Blech (or “I’m not very good at being ill”)


I despise being ill.

I’ve had a lingering cold/cough type thing sitting on my chest and head since the end of August. And yes, much to my chagrin, I have finally booked a doctor’s appointment for next week. Whatever this thing is, it doesn’t sit still – it waxes and wanes, from a small sniffle to full-blown suspected laryngitis (which I have previously written about)

At the moment, its waxing – my nose is blocked and I have a hacking cough that makes people look up and pull what I think are sympathy faces (but it could also be disgust, or fear for their lives in the presence of such a phlegm monster). 

I hate it. 

I know in my head that it could be so much worse, and I could be (and have been) so much sicker. But that doesn’t change how awful and distracted being ill makes me feel. It’s like I can’t switch my focus away from it to properly get down to any tasks, at least with enough attention to achieve anything that falls within my strict parameters of ‘acceptable’. 

Having an illness is the ultimate loss of control over my own body. It’s the panic of trying to breathe through my nose and finding that I can’t; that split second before I remember that I can breathe through my mouth. The rattle of my own breathing is hellish, the type of thing that makes me wince and try to hide away in others, but that is doubly amplified when it’s coming from inside me.

I’ve talked about sensory sensitivities before, and the horrible cough-and-cold mixture is like the ultimate magnification of all the things that push those buttons in my brain. 

Everything seems so much louder. 

The tickling in my throat and the blockage in my nose is akin to the  rubbing of clothes tags against my skin; only it’s inside me, and I can’t reach into my throat or up my nose and remove the offending tags. I want to scratch it away. It makes my hair stand on end as if someone has grabbed my hand and forced my fingernails down a chalkboard. 

My head feels tighter. I’m so acutely aware of all of it, and it feels so heavy. 

As a result, my nerves are even more on edge than they normally are. 

Like now. Since I wrote that last sentence at lunchtime, I’ve battled the second half of a workday, and then topped it all off with a horrific journey across the London Underground system. On many other days, I’ve had similar treks and been able to put my techniques in place to deal with it.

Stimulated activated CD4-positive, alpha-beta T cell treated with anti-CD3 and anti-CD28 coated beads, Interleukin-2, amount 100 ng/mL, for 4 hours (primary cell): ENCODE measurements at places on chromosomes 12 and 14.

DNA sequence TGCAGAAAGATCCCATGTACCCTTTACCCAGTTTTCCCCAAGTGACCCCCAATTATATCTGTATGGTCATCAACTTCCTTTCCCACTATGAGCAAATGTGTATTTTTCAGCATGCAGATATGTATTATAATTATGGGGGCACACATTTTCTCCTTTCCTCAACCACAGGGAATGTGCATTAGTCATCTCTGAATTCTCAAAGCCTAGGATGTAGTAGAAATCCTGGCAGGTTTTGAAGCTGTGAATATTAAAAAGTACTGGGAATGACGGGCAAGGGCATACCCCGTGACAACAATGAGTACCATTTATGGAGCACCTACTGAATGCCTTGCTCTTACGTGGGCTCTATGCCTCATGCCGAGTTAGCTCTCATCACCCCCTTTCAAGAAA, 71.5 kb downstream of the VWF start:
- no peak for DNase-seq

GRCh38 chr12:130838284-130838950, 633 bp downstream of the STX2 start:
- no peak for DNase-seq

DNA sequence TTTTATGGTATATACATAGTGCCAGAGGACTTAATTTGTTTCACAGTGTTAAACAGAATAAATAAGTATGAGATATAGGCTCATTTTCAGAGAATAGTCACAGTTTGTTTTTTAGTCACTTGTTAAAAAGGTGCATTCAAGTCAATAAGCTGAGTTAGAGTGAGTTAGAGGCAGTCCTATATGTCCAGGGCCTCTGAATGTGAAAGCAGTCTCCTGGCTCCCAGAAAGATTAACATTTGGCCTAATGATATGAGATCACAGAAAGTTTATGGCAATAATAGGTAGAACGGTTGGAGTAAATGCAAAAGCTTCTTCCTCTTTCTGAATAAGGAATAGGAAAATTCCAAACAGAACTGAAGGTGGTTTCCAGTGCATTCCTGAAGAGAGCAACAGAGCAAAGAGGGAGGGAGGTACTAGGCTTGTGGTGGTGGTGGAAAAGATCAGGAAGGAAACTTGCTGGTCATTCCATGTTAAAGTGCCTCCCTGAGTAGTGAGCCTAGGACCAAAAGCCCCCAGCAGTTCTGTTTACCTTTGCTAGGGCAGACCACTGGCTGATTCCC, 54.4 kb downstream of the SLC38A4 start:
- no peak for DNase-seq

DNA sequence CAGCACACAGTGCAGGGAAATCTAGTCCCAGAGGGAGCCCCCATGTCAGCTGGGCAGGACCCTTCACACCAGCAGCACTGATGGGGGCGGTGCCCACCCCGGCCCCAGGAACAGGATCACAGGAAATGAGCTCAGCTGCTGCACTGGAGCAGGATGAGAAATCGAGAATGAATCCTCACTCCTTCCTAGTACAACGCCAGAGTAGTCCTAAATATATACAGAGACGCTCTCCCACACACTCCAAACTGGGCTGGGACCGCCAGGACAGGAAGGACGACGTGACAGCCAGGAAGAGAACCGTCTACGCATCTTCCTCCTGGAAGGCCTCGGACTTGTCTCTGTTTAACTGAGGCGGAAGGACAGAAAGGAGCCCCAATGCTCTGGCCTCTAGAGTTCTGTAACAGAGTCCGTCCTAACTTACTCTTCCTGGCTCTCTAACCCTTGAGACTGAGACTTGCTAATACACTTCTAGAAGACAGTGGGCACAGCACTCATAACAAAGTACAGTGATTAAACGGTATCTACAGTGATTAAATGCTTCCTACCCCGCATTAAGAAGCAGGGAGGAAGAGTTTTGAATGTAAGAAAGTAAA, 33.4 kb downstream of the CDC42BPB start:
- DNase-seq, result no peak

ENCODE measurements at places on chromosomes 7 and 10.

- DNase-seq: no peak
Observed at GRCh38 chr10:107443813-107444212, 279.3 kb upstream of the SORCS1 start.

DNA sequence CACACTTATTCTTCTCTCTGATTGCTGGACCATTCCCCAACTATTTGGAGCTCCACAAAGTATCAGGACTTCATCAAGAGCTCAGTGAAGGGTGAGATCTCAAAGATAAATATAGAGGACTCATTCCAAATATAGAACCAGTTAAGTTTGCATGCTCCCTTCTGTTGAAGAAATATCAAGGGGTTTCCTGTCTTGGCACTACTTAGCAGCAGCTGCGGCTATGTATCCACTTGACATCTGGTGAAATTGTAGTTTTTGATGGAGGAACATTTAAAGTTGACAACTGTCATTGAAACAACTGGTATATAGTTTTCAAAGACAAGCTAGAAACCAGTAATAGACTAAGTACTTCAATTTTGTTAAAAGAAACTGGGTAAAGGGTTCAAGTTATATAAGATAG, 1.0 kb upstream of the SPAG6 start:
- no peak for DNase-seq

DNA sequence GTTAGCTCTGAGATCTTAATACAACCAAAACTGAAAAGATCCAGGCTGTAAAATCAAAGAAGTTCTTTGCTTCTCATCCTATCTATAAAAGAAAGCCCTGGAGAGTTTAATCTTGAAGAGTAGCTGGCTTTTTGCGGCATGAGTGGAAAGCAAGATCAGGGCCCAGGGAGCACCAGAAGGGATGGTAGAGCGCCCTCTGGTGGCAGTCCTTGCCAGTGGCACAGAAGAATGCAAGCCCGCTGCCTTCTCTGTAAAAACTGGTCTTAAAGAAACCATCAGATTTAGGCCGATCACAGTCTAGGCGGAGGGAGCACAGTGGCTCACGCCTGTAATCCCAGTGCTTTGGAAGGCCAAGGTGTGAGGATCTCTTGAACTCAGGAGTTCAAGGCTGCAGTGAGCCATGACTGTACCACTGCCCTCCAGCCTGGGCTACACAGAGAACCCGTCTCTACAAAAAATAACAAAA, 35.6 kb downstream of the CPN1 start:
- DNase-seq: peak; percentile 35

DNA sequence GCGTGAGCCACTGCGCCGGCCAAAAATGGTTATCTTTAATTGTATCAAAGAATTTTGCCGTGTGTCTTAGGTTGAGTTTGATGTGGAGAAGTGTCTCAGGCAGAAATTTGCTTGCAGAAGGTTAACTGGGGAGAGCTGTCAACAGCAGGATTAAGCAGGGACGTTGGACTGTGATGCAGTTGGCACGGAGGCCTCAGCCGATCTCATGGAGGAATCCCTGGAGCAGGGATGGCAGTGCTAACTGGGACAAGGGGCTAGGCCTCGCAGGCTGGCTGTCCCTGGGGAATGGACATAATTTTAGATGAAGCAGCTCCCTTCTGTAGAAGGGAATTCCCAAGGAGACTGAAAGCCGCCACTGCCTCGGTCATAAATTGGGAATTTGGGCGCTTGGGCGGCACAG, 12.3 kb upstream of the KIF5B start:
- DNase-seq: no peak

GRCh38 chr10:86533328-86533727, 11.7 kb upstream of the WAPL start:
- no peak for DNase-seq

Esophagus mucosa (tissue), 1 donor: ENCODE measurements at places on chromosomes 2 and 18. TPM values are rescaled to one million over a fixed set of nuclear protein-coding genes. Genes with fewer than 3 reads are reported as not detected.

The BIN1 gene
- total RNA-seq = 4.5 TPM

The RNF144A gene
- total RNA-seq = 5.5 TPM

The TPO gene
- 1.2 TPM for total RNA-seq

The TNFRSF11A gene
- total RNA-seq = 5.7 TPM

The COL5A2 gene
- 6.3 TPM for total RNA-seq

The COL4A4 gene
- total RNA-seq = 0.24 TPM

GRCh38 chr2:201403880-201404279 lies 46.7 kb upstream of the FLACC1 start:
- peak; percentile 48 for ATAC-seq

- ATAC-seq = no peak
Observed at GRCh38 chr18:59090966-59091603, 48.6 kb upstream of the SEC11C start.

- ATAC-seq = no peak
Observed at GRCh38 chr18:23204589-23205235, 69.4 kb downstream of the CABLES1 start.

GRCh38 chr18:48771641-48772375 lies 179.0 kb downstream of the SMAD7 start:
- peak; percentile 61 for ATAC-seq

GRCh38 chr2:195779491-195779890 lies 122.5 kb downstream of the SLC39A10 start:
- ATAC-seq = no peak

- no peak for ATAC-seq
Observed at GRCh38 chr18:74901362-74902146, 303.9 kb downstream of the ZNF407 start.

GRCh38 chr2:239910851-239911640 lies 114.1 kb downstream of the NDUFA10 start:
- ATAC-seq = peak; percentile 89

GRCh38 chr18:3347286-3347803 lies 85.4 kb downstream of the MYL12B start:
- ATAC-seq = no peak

By not today. 

I am, right at this moment, sitting on the train I managed to get on with twenty seconds to spare. I’m shaking. I can’t catch my breath. That may have something to do with the fact that I am incapable of running successfully even when I can breathe through my nose. But there’s more to it than just that.

My head hurts from where I spent the whole journey digging my nails into my scalp, wrapping my hair around my knuckles and tugging. I’m bright red – from the exertion of existing and the shame of the looks people were giving me.

Was my inability to reach for any sort of coping mechanism to do with the fact I’m ill? I think so. All of the energy tokens I was handed this this morning had already been used up trying to get through the day with all this extra virus-based sensory management.

What conclusion do I come to, as I sit on the train with my breath almost returned to normal (but with a thumping headache on top of everything else)? 

I don’t know. I just feel rotten. And its not just the immediate symptoms – I feel I already experience life at twice the sensory impact of neurotypical people, so to add virus on top of that becomes much more than marginally annoying. It consumes all of oomph I have to use just to get through things other people do without thinking.

And then when something happens that normally I would have the reserves to strategise around, it knocks me arse-over-tail because the energy savings pot has been spent. 

So yes. I am incredibly, absolutely, sickeningly bad at being ill. Not because I am weak and feeble, but because it steals the energy I can’t afford to lose due to having to be strong all the damned time. 

And that pretty much sums it up.

Be understanding of your friendly neighbourhood neurodiverse person when they get the sniffles. 

And more importantly, be understanding of me right now. 

I’m suffering. 



And once more for luck: 


Author: QueerlyAutistic
Erin Ekins is a queer autistic writer, speaker and attempter of activism. She has an interest in all areas of autistic social justice, but has a particular passion for improving understanding and acceptance of the intersection of autism and queerness. She runs the blog and is the author of the upcoming book 'Queerly Autistic: The Ultimate Guide for LGBTQIA+ Teens on the Spectrum'. By day, she works in campaigning and influencing at a disability related charity, but, by night, she is inhabits a busy space between angry internet person and overly-excited fangirl.

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